In patients with rheumatoid arthritis (RA), a novel visual scoring method to assess finger joint cortical interruptions using high-resolution peripheral quantitative computed tomography (HR-pQCT) detected small interruptions successfully and with decent reliability, despite suboptimal feasibility, according to findings published in PLoS One. Although interruptions were seen in patients with RA and healthy controls, they were more common and larger in patients with RA.
Bone microarchitecture can be readily visualized using HR-pQCT, making this technique ideal for identification and quantification of small, early bone changes. However, there had been no validated scoring methods proposed to evaluate cortical interruptions and vascular channels or erosions. Investigators sought to develop a scoring system that would be useful in distinguishing physiologic from pathologic morphology.
There were 10 healthy female control patients (mean age, 46.1 years) and 20 female patients with RA (mean age, 57.4 years; mean disease duration, 117.1 months) selected from the MOSA-Hand study for this analysis. In both groups, cortical interruptions and adjacent trabecular disruptions in the second and third metacarpophalangeal (MCP) and proximal interphalangeal (PIP) joints were assessed by 2 independent readers blinded to clinical and demographic information. Intra- and inter-reader reliabilities were calculated using intraclass correlation coefficients (ICC), along with feasibility. Expert discussions, consensus meetings, reading experiments, and a literature review contributed to the development of the scoring method.
In a total of 98 joints, researchers detected 252 cortical interruptions (214 in patients with RA and 38 in healthy control patients), of which 21% had associated trabecular distortion (all in patients with RA). The majority were seen on at least 2 consecutive slices. Individuals with RA demonstrated significantly wider mean interruption diameters vs controls (0.88 vs 0.47 mm; P =.03). Patients with RA had more interruptions in the radial and ulnar quadrants compared with controls (P <.05). The overall mean reading time per joint was 9.2 minutes.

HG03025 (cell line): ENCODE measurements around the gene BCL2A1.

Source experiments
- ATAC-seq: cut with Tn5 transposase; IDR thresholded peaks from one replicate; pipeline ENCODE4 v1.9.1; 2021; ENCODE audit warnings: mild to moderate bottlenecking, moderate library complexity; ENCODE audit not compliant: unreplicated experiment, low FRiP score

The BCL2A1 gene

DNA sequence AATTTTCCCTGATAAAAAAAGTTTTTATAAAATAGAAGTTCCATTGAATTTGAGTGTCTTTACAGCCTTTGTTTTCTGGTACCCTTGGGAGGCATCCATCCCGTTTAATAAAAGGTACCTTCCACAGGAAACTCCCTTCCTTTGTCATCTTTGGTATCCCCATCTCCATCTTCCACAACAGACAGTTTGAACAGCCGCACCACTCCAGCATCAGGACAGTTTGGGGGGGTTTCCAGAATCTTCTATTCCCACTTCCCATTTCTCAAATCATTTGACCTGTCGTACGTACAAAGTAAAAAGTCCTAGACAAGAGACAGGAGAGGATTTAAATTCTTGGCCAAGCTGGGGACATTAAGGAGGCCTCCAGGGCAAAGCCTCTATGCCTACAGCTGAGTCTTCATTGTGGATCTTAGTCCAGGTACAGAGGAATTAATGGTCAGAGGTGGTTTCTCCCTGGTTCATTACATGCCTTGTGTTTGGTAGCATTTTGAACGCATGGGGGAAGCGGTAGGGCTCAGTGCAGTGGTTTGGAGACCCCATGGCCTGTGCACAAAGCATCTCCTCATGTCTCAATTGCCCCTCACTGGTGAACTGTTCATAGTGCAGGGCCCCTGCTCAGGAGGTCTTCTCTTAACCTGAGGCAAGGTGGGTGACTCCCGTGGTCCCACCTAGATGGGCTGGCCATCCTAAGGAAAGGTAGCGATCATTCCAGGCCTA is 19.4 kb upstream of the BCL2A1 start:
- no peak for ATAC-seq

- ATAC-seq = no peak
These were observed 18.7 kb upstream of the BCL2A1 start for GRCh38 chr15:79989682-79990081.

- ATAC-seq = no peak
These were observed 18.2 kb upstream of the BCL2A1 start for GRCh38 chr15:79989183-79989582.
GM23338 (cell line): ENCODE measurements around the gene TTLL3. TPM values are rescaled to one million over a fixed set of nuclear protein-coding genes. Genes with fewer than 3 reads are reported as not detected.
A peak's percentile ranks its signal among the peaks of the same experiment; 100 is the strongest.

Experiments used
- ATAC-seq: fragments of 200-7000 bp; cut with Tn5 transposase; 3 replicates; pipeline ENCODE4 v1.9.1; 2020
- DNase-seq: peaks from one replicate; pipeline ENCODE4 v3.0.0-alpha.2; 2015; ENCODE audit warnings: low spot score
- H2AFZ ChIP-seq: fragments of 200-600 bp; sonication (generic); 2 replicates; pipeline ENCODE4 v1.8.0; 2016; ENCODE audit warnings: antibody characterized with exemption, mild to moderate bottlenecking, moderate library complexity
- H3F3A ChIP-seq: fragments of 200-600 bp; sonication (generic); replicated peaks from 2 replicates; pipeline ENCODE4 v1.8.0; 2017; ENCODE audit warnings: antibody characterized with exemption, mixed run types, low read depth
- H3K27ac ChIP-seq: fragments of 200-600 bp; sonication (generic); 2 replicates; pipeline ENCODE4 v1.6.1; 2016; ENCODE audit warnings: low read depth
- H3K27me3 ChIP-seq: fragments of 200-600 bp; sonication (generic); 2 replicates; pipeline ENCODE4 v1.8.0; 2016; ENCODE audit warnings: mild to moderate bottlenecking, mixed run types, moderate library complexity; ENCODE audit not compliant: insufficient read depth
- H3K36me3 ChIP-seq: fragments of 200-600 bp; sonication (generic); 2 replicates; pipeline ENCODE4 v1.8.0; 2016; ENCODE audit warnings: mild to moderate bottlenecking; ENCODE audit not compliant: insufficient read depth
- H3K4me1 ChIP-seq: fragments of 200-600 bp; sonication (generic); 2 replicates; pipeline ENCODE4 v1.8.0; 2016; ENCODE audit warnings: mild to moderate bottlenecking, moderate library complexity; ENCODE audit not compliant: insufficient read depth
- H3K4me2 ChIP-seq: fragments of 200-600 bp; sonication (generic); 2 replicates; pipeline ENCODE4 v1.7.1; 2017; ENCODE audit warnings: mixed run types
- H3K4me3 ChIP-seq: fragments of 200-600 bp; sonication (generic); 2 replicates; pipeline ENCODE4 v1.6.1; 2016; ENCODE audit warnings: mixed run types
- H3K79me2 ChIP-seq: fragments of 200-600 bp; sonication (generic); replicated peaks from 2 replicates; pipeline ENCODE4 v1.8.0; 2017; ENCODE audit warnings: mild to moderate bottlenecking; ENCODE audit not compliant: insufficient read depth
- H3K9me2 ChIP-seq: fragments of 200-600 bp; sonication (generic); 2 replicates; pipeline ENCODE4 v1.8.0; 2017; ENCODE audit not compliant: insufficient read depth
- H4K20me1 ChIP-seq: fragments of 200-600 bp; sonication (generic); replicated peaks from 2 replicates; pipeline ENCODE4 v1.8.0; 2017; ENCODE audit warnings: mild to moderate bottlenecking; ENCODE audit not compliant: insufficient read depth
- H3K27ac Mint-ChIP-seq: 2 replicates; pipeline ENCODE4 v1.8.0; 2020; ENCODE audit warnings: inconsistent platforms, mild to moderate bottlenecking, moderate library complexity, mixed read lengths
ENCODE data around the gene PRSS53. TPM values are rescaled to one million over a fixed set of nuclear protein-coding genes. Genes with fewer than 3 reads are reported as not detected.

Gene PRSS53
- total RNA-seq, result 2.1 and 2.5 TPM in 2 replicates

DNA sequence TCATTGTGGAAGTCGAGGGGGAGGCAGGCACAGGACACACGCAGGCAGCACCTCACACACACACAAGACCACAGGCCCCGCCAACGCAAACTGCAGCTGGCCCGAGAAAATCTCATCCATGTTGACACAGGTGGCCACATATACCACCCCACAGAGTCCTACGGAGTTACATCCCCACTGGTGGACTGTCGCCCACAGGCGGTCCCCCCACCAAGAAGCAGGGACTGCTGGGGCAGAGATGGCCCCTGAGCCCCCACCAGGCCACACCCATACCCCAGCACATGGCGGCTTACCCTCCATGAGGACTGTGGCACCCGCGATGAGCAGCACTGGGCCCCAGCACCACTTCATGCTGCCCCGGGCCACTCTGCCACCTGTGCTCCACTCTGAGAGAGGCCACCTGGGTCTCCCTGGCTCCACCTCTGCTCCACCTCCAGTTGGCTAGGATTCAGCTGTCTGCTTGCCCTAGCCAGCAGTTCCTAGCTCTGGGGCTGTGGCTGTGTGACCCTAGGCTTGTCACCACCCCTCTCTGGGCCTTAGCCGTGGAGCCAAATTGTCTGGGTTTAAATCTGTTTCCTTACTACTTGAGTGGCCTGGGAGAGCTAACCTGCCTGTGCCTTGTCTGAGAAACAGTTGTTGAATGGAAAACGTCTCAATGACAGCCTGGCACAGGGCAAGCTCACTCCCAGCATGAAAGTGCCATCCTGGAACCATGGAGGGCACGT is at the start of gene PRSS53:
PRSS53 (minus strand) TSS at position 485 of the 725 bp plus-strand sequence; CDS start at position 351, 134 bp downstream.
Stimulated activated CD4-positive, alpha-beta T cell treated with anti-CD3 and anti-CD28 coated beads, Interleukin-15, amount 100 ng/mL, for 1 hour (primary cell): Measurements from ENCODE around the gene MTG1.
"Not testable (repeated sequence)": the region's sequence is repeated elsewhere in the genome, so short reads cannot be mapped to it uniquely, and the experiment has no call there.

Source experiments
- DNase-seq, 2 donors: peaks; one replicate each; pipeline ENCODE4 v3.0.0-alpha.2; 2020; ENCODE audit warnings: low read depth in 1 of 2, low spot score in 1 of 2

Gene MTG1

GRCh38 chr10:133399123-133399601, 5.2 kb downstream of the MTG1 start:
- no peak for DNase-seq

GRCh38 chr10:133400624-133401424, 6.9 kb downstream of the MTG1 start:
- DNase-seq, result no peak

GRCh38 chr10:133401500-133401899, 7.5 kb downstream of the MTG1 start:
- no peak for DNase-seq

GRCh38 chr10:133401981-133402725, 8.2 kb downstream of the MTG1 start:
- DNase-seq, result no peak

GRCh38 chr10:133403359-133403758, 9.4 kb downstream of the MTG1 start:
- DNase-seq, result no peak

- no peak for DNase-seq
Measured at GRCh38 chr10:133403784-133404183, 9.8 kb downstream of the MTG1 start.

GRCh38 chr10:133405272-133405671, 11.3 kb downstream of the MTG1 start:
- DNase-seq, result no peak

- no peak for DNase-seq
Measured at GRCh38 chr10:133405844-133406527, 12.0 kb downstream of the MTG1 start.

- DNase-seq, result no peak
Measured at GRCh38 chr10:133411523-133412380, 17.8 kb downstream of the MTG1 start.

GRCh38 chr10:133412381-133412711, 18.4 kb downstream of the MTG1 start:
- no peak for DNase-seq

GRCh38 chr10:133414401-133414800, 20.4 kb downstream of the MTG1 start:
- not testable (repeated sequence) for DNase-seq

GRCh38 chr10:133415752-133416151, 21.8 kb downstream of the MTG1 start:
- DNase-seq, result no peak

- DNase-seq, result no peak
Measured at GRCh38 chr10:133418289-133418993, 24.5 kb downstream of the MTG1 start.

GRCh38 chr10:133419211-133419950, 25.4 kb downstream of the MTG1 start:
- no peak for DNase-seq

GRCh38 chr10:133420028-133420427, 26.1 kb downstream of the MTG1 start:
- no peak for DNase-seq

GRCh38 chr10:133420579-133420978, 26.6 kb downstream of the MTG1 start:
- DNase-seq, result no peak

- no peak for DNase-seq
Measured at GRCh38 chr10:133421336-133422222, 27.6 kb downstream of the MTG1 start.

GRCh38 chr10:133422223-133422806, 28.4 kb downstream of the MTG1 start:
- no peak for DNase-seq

Combined mean intra-reader reliability resulted in an ICC of 0.88 (95% CI, 0.83-0.92) per joint and an ICC of 0.69 (95% CI, 0.65-0.73) per quadrant. Inter-reader reliability showed an ICC of 0.48 (95% CI, 0.20-0.67) per joint and 0.56 (95% CI, 0.49-0.62) per quadrant, respectively. There was moderate intra-reader reliability (ICC, 0.52-0.67) for interruption presence, but excellent intra-reader reliability (ICC, 0.69-0.88) for cortical interruption number. Inter-reader reliability for both presence and number was fair to moderate (ICC, 0.37-0.56).
As a limitation of the study, the researchers noted that adjacent trabecular distortions underestimate damage extent as a consequence of the exclusion of completely destroyed bone ends.
“Our visual scoring method incorporates all cortical interruptions in MCP and PIP joints and hereby allows to make a distinction between small cortical interruptions and larger cortical interruptions which are considered more specific for RA,” observed the authors, noting that while extended scoring times per joint may limit feasibility in clinical practice, the method would still be useful for future longitudinal clinical studies.
Disclosures: This study was supported by the Weijerhorst foundation and Pfizer. Bert van Rietbergen is a consultant for Scanco Medical AG. The other authors declare no conflicts of interest.
Scharmga A, Peters M, Bergh JPVD, et al. Development of a scoring method to visually score cortical interruptions on high-resolution peripheral quantitative computed tomography in rheumatoid arthritis and healthy controls. PloS One. 2018;13(7):1-13.